University researchers join consortium studying public health in the Caribbean
The Yale Center on Climate Change and Health, within a 25-organization consortium, is organizing a conference dedicated to launching research initiatives to address adverse public health outcomes due to climate change in the Caribbean.
Jessie Cheung, Staff Photographer
The Yale Center on Climate Change and Health has played a major role in a multi-institutional collaboration devoted to solving public health problems in the Caribbean.
Yale researchers have worked alongside EarthMedic EarthNurse, an NGO based in Trinidad and Tobago dedicated to mitigating the adverse public health effects of climate change. In addition to these principal actors, The University of the West Indies, Emory University Rollins School of Public Health and the Pan American Health Organization have also been heavily involved in the collaboration. The consortium is currently organizing its first conference, planned to take place from Oct. 5 through Oct. 8. The conference aims to explore pressing health and infrastructure issues in the Caribbean and communicate key information that stakeholders need in order to take action against climate change.
“Climate change is having multiple adverse health effects in the Caribbean,” the conference’s press release reads. “More intense hurricanes, accelerating sea level rise, extreme heat, warming oceans, drought, and other climate change impacts cause food and water insecurity, hurricane-induced disruption of medical care for persons living with chronic diseases, spread of vector-borne and water-borne infections, diminished air quality, and mental health disorders.”
Robert Dubrow, faculty director of the Yale Center on Climate Change and Health and co-chair of the conference coordinating group, is one of the principal organizers of this event. According to him, Yale’s involvement in planning the conference reaches beyond the Center on Climate Change and Health.
The Council on Latin American and Iberian Studies at the Whitney and Betty MacMillan Center for International and Area Studies at Yale, the Yale Institute for Global Health and the Eastern Caribbean Health Outcomes Research Network, or ECHORN, are all supporting the conference. Moreover, ECHORN is responsible for Yale’s previous involvement in addressing adverse public health outcomes in the Caribbean.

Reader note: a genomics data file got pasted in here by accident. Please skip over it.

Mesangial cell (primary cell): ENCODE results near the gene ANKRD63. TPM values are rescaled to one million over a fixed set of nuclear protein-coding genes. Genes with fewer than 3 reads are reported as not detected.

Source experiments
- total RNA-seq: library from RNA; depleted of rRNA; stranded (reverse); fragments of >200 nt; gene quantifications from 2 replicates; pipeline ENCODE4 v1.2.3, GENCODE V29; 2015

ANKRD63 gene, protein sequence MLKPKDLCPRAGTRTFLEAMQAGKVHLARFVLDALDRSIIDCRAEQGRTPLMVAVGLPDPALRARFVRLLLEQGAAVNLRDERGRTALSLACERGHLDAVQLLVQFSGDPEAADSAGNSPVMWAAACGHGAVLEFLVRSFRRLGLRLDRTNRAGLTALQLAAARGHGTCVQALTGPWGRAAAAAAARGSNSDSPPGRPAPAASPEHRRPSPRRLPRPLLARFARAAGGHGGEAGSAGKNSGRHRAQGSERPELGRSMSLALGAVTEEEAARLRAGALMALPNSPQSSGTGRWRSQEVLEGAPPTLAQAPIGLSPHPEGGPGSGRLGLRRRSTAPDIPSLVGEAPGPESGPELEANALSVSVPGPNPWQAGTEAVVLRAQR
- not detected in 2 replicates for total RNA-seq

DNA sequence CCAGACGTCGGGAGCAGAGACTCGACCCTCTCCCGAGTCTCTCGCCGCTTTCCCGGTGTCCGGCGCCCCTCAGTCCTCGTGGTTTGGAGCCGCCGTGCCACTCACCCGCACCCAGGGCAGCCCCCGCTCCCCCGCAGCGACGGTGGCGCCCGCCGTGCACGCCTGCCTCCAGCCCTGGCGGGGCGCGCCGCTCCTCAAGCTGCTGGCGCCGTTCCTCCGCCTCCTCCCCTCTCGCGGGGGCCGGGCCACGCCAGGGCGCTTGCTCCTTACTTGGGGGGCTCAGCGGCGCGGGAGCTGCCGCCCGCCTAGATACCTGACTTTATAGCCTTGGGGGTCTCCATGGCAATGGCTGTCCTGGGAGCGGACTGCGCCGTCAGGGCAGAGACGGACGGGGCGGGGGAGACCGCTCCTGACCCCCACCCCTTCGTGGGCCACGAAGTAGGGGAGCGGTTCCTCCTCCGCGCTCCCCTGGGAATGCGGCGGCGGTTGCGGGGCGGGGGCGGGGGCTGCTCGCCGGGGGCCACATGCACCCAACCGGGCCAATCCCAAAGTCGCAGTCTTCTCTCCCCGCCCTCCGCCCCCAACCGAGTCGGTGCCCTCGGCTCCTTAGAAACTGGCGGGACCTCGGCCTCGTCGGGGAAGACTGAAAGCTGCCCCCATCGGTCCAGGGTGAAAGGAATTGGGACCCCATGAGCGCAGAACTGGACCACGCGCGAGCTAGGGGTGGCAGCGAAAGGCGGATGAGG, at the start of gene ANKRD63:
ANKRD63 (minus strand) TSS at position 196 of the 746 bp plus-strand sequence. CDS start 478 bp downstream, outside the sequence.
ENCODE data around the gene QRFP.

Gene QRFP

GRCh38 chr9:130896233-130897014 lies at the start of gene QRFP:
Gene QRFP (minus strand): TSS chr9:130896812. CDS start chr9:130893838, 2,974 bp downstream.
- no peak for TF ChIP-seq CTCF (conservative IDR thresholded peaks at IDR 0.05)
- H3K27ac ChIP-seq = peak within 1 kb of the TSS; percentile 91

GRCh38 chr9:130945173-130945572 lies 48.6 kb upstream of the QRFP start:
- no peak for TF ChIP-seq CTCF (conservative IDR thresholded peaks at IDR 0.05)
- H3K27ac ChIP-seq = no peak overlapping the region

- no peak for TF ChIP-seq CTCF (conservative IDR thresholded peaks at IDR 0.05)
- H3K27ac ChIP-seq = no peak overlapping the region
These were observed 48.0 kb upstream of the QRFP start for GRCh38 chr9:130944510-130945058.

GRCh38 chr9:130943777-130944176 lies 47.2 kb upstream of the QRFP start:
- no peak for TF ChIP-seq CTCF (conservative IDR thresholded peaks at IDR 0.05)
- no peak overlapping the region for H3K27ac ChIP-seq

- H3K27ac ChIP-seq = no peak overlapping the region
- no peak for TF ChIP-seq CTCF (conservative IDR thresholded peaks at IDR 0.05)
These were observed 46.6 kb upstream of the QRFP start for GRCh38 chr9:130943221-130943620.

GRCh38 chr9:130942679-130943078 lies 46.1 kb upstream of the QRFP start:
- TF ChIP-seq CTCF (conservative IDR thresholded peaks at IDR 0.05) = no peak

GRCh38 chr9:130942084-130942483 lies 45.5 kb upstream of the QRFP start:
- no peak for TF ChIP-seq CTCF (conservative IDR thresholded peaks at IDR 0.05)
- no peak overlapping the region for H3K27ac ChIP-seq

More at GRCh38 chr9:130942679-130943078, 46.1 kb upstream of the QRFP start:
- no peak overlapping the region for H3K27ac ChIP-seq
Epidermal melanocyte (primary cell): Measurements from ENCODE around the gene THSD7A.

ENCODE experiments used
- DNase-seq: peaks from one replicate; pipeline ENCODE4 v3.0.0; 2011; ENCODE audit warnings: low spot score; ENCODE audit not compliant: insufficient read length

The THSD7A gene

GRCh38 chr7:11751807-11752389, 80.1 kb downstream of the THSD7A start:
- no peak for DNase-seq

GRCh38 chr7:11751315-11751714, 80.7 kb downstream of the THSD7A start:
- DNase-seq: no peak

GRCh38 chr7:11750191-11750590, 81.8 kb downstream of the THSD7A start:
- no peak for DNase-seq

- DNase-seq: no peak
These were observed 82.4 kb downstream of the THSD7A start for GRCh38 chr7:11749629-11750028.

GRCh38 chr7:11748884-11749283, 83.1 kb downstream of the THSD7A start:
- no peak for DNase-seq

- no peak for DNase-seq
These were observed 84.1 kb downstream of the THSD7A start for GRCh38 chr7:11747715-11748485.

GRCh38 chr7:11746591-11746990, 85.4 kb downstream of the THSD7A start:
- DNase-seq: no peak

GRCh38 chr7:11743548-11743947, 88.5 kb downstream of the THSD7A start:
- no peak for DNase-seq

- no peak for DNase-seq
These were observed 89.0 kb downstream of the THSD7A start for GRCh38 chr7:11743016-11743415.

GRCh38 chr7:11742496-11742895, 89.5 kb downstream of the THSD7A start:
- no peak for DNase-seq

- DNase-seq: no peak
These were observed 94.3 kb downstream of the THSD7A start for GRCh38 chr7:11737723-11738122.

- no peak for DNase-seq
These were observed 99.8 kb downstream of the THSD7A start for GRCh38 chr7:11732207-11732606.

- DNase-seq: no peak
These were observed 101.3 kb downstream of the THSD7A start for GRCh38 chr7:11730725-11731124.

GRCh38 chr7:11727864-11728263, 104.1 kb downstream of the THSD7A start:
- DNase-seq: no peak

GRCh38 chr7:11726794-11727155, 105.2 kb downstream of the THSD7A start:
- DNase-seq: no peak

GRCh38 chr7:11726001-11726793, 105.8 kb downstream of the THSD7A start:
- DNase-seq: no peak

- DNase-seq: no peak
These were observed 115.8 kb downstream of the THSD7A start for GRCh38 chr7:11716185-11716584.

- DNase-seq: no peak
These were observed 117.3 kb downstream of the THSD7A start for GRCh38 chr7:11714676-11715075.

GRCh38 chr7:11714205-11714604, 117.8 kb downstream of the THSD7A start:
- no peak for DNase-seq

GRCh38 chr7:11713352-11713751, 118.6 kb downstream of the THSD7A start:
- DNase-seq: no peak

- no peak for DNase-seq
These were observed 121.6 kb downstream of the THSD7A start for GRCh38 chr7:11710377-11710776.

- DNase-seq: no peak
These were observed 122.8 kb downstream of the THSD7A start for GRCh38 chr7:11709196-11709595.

Dubrow listed additional faculty from various Yale schools who have served on the committee: Maya Prabhu, associate professor of psychiatry and adjunct of law at the School of Medicine, Alan Plattus ’76, professor of architecture at the School of Architecture and Gordon Geballe GRD ’81, associate dean for student international engagement at the School of the Environment.
Mauro Diaz-Hernandez, program administrator at the Yale Center on Climate Change and Health, was involved with planning the conference since the committee was first assembled last year.
“There is a lot of detailed work that needs to go into planning a multinational conference, and I’ve been grateful to be working with such experienced, invested people at each of the 25+ organizations that are working together to make this happen,” Diaz-Hernandez wrote.
The conference will begin with a day focusing on the effects of climate change on health. The second day will explore the resulting health benefits of addressing climate change, and the third day will discuss the Caribbean’s healthcare system and its response to climate change in order to better health outcomes. The last day will call for “Participating, Representation, and Collaboration to Implement the Research Agenda,” the press release reads.
Several Yale professors will give talks during the conference. The event will begin with an opening address by Marcella Nunez-Smith, director of ECHORN and co-chair of the Biden Administration’s Health Equity Task Force. Later, Prabhu will lead a session on “creating a climate-educated health workforce.”
The consortium is organizing this conference to achieve five main objectives. The first is to create a research agenda that addresses “current knowledge gaps needed to inform policy and practice for mitigation and adaptation strategies for climate change as related to the health of the Caribbean region,” Dubrow said.
The second goal is to start a multisectoral group responsible for finalizing and securing funding for the research agenda. Next, the conference will also aim to produce a white paper — a report about the issue of climate change and public health effects and the consortium’s philosophy on the matter — for publication in a peer-reviewed journal.
The fourth objective is to start a conversation about climate change and adverse health outcomes in the Caribbean to inform the public about actions that will lead to progress.
Finally, the consortium hopes to present the results from its inaugural conference to the World Health Organization Global Conference on Health and Climate Change COP26 side event.
“Ultimately what I hope comes from our collaborative efforts is not only an increased global awareness of the public health issues and challenges our friends and colleagues in the Caribbean are facing due to a changing climate, but also the ideas and solutions they have created or are creating to address these,” Diaz-Hernandez wrote. “Ecosystems, climate change and public health issues do not occur in vacuums or in isolation: they are interconnected and require multi- and interdisciplinary modes of thinking to address.”
The conference talks will be in English with simultaneous interpretation in Spanish and French.